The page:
|1||Plasma, vaccines, blood||$6.11 M|
|2||Cell phones, related equipment||$4.05 M|
|3||Rubber tires||$2.16 M|
|4||Auxiliary machinery used with textile machines||$1.65 M|
|5||Motor vehicles for transporting people||$1.41 M|
|7||Machinery for sorting minerals, ores||$1.29 M|
|8||Civilian aircraft, parts||$1.25 M|
|10||Interchange tools for hand- or machine-tools||$980,292|
|1||Paintings, drawings and other artwork||$1 M|
|2||Value added to a returned import||$271,772|
|3||Misc. printed matter, including photos||$266,500|
|4||Vegetable waxes, beeswax, etc.||$240,764|
|6||Granite, marble, other stones||$165,778|
|8||Machinery for heating and sterilizing||$75,861|
|9||Plants for pharmacy, perfume, insecticides||$75,588|
|10||Motor vehicles for transporting people||$65,000|
Top Trading Ports
Total Trade: $41.51 million
|1||John F. Kennedy International Airport||$13,239,231|
|2||Port of New York||$4,219,473|
|3||Port of Houston||$3,946,689|
|4||Port of Savannah, Ga.||$2,658,869|
|5||Miami International Airport||$1,997,031|
|6||Dulles International Airport, Washington D.C., Va.||$1,801,502|
|7||Los Angeles International Airport||$1,648,776|
|8||Port of Corpus Christi, Texas||$1,375,000|
|9||Port of Virginia||$1,170,094|
|10||Port of Baltimore, Md.||$985,836|
U.S. trade with Mali rose to $41.51 million through August
Mali’s trade with the United States rose to $41.51 million through the first eight months of 2019, according to a WorldCity analysis of latest U.S. Census Bureau data. That’s 31.94 percent below its total trade during the same time period last year. U.S. exports to Mali decreased 33.61 percent while U.S. imports from Mali rose 1.67 percent. The U.S. surplus with Mali was $35.64 million.
Through August, the top five among the nation’s airports, seaports and border crossings were No. 1 John F. Kennedy International Airport; No. 2 Port of New York; No. 3 Port of Houston; No. 4 Port of Savannah, Ga.; and No. 5 Miami International Airport. During the same period the previous year, the top five were No. 1 Fort Worth Alliance Airport, Texas No. 2 Port of New York No. 3 John F. Kennedy International Airport No. 4 Port of Houston and No. 5 Port of Savannah, Ga.. In the current time period, the top five accounted for 62.78 percent of Mali’s U.S. trade.
Among those top five:
- Trade with No. 1 John F. Kennedy International Airport rose 132.79 percent to $13.24 million.
Exports rose 165.92 percent to $11.98 million. Imports rose 6.66 percent to $1.26 million.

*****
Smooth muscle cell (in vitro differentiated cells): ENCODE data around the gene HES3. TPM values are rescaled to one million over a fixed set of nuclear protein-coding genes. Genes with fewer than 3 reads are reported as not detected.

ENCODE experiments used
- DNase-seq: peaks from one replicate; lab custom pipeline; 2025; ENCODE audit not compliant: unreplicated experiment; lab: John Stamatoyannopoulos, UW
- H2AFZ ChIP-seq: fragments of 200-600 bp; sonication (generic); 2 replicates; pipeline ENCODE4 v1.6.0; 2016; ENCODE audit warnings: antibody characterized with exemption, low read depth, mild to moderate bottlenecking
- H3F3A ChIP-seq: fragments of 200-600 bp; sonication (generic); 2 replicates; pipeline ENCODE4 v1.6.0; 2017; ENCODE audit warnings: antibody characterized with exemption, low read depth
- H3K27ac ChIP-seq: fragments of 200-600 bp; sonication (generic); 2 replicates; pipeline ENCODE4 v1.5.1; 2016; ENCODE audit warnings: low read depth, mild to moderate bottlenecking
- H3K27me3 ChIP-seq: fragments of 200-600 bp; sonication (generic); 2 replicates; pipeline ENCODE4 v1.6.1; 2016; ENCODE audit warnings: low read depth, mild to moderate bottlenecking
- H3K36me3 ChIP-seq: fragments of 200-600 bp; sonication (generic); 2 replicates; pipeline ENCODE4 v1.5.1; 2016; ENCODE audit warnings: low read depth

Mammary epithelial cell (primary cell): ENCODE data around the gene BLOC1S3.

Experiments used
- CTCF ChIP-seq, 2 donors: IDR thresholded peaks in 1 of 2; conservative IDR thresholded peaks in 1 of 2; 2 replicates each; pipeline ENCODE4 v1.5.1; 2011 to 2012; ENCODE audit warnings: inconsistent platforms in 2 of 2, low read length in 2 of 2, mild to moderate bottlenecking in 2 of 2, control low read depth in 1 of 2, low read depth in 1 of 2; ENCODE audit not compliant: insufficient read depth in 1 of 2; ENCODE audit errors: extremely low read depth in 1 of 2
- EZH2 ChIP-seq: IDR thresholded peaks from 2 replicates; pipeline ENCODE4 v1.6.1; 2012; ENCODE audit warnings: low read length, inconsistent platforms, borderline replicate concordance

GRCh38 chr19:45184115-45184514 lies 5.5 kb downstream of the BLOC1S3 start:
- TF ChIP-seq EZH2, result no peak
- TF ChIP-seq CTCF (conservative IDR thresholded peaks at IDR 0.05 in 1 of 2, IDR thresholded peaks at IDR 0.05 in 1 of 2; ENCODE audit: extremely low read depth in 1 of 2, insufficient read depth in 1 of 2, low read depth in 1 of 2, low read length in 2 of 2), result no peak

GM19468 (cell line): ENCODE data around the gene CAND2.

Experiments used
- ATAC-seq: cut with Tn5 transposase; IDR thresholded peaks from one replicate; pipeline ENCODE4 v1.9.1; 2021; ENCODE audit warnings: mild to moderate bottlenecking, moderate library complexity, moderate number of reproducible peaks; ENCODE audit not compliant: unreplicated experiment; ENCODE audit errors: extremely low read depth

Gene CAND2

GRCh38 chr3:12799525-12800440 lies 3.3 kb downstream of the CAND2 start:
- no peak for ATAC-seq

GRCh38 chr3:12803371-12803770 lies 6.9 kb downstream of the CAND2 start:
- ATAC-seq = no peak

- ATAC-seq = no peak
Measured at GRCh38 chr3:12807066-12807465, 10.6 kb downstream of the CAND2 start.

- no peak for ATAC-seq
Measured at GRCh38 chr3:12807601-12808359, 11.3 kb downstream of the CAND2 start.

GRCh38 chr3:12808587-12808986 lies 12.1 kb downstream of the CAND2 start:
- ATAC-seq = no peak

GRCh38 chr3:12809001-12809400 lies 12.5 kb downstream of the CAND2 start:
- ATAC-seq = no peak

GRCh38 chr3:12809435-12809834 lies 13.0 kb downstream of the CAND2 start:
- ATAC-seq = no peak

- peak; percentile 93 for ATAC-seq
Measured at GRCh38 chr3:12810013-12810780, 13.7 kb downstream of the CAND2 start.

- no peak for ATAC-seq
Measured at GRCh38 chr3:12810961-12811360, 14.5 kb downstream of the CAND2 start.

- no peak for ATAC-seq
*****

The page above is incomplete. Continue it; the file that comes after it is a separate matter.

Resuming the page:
- Trade with No. 2 Port of New York fell 38.72 percent to $4.22 million.
Exports fell 38.63 percent to $4.22 million. There were no imports.
- Trade with No. 3 Port of Houston fell 26.42 percent to $3.95 million.
Exports fell 26.81 percent to $3.9 million. Imports rose 25.26 percent to $49,910.
- Trade with No. 4 Port of Savannah, Ga. fell 48.74 percent to $2.66 million.
Exports fell 48.74 percent to $2.66 million. There were no imports.
- Trade with No. 5 Miami International Airport rose 416.84 percent to $2 million.
Exports rose 432.06 percent to $1.98 million. Imports rose 19.64 percent to $17,060.
Mali ranked No. 179 among the United States’ top trade partners through the current period. In the same period one year ago, it ranked No. 173.
Meanwhile, total U.S. trade with the world increased to $2.77 trillion, down 0.32 percent compared to the same period last year. The nation’s exports dropped 0.71 percent to $1.1 trillion; imports dropped 0.07 percent to $1.67 trillion. The nation’s top five countries so far this year, by value, are Mexico; Canada; China; Japan and Germany. The overall trade deficit was $575.47 billion, up compared to the same period of last year when the deficit was $568.8 billion.
The top five U.S. exports to Mali by value through August were the categories of Plasma, vaccines, blood; Cell phones, related equipment; Rubber tires; Auxiliary machinery used with textile machines; and Motor vehicles for transporting people, respectively. They accounted for 39.88 percent of total exports to Mali.
The value of the top five categories of U.S. imports from Mali –– Paintings, drawings and other artwork; Value added to a returned import; Misc. printed matter, including photos; Vegetable waxes, beeswax, etc.; and Computer chips –– accounted for 66.4 percent of all inbound shipments.
Looking more closely at U.S. exports to Mali:
- Plasma, vaccines, blood rose 204.72 percent compared to last year to $6.11 million.
- Cell phones, related equipment rose 566.63 percent compared to last year to $4.05 million.
- Rubber tires fell 35.2 percent compared to last year to $2.16 million.
- Auxiliary machinery used with textile machines rose 3.35 percent compared to last year to $1.65 million.
- Motor vehicles for transporting people fell 30.21 percent compared to last year to $1.41 million.
Looking more closely at U.S. imports from Mali:
- Paintings, drawings and other artwork rose 1277.81 percent compared to last year to $1 million.
- Value added to a returned import rose 188.26 percent compared to last year to $271,772.
- Misc. printed matter, including photos rose 3928.11 percent compared to last year to $266,500.
- Vegetable waxes, beeswax, etc. rose 91.08 percent compared to last year to $240,764.
- Computer chips rose 6317.88 percent compared to last year to $169,432.
In the latest annual figures available, Mali recorded $64.91 million in trade with the United States. At year’s end, its were New York City; Houston; Atlanta/Savannah; Baltimore; and Chicago. Total U.S. exports to Mali were $ 61.99 million and imports from Mali were $2.92 million. The U.S. surplus with Mali was $59.07 million.